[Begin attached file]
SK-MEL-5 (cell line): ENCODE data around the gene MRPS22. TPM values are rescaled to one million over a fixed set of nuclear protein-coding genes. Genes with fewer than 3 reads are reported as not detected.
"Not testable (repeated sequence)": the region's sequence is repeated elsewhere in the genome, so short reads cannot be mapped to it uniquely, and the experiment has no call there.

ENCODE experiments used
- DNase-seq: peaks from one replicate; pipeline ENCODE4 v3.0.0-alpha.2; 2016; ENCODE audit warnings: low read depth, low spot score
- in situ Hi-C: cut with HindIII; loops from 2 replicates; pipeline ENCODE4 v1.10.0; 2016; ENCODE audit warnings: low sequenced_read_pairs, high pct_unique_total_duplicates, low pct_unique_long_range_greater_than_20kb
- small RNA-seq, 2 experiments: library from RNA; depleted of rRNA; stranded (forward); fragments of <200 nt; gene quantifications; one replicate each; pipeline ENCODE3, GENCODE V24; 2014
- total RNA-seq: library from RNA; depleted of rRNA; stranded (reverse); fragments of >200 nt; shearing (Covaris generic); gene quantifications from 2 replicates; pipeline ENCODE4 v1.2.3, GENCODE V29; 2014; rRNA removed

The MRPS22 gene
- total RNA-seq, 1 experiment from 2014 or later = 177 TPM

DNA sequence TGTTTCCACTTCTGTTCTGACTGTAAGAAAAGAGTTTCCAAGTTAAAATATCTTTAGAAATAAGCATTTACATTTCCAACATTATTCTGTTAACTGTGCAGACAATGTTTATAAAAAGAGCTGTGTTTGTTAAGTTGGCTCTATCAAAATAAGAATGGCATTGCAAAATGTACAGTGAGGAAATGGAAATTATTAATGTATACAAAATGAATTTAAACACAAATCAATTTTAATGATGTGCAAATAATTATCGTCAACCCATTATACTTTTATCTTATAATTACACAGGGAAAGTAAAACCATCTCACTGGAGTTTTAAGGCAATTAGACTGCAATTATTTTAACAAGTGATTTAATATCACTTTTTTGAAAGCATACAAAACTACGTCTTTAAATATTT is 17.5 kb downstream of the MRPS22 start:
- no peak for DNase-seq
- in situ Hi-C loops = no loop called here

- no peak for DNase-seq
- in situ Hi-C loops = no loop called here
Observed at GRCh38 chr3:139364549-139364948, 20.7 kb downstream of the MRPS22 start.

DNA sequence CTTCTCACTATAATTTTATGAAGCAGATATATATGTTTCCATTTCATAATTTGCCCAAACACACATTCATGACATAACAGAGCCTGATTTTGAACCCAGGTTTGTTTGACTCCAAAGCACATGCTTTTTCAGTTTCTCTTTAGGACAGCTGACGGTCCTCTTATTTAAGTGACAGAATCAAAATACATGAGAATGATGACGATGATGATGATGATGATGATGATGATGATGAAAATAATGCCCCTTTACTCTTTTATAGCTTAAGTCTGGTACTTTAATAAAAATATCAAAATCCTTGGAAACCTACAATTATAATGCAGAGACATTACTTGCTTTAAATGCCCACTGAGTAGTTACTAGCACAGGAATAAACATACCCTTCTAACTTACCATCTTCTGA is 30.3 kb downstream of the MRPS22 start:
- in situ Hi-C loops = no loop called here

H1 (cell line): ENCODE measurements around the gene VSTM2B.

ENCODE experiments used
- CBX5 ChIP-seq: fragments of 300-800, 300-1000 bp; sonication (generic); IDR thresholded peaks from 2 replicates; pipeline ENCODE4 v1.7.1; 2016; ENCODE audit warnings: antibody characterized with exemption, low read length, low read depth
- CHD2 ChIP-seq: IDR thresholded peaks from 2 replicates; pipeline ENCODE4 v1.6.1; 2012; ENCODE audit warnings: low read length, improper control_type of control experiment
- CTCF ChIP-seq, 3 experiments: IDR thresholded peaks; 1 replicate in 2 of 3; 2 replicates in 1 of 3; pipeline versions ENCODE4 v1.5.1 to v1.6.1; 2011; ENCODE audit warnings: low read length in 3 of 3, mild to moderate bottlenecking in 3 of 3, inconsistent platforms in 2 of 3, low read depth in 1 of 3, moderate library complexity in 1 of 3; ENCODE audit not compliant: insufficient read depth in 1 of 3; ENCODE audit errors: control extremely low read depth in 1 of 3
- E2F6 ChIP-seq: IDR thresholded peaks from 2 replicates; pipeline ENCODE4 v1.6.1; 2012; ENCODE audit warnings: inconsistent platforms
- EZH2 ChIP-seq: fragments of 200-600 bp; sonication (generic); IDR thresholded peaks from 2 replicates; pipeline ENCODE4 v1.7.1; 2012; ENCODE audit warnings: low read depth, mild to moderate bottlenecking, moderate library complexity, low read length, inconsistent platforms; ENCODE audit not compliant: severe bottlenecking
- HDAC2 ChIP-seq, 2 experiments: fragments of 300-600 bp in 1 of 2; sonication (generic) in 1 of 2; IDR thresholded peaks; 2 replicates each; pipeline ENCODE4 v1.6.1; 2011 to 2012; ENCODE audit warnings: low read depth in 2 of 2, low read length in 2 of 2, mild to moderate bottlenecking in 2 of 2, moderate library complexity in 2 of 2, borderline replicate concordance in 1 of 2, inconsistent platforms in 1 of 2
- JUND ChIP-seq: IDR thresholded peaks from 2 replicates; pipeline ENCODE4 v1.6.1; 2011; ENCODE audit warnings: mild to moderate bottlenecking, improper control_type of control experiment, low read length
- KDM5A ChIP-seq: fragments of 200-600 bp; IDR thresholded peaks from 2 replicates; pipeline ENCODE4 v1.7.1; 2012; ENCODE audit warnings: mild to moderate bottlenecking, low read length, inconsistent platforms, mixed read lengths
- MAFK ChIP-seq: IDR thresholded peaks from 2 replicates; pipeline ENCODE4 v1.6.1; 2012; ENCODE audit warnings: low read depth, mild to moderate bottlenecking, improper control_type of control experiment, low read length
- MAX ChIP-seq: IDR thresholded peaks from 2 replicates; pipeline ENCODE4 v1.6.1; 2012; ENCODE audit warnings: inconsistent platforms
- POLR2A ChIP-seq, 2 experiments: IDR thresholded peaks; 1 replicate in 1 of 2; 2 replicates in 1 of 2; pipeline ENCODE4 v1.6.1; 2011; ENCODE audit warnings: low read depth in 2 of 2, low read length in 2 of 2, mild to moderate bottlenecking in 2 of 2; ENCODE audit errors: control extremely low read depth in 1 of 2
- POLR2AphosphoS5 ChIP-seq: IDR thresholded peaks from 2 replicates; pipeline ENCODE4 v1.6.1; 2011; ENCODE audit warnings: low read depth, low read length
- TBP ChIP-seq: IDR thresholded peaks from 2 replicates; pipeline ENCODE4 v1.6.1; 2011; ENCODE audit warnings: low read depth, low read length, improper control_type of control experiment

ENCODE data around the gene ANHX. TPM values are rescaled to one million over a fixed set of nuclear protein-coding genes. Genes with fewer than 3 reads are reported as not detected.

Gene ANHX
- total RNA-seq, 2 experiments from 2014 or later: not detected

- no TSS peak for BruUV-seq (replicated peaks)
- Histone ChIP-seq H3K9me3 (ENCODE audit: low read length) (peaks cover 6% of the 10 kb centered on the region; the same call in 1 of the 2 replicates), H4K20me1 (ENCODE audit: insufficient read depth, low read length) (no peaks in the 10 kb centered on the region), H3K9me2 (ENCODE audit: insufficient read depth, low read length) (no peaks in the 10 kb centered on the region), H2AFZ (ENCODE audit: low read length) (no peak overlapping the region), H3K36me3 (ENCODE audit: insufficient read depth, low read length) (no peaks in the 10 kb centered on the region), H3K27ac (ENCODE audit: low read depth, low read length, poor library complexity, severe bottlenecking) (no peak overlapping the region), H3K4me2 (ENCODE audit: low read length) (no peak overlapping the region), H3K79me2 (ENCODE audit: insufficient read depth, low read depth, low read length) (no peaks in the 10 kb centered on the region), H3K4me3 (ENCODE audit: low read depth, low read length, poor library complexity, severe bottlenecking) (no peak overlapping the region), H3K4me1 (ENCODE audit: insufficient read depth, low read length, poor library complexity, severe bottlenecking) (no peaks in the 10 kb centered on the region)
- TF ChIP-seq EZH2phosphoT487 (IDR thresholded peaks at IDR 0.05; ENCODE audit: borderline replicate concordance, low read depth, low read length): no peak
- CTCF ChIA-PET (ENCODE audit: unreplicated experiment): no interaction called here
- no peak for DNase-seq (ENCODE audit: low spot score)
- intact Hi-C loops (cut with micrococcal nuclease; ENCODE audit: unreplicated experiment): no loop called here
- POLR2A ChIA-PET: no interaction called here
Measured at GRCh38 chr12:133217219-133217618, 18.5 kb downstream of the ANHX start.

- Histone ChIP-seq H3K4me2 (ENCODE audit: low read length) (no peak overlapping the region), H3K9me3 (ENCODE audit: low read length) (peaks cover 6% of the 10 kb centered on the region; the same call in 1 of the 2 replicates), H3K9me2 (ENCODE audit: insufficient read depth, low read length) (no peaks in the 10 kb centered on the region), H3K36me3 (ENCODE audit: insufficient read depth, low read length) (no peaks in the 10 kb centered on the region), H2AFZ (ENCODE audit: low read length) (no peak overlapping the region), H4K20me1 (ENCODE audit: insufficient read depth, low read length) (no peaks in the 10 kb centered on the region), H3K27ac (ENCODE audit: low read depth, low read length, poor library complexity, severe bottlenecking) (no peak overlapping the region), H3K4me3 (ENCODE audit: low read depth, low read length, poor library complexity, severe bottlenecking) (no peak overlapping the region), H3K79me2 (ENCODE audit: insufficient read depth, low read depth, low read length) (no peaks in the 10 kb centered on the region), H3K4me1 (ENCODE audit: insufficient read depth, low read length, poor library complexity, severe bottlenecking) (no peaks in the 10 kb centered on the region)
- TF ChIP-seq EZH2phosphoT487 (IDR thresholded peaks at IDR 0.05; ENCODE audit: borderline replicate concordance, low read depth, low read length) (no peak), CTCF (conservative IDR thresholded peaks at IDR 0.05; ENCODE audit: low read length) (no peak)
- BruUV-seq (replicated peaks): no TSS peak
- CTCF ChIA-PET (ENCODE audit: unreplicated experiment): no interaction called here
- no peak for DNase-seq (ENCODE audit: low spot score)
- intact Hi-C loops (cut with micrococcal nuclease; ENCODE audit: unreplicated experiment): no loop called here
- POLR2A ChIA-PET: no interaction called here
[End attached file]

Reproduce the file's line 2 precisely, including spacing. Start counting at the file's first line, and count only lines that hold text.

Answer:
"Not testable (repeated sequence)": the region's sequence is repeated elsewhere in the genome, so short reads cannot be mapped to it uniquely, and the experiment has no call there.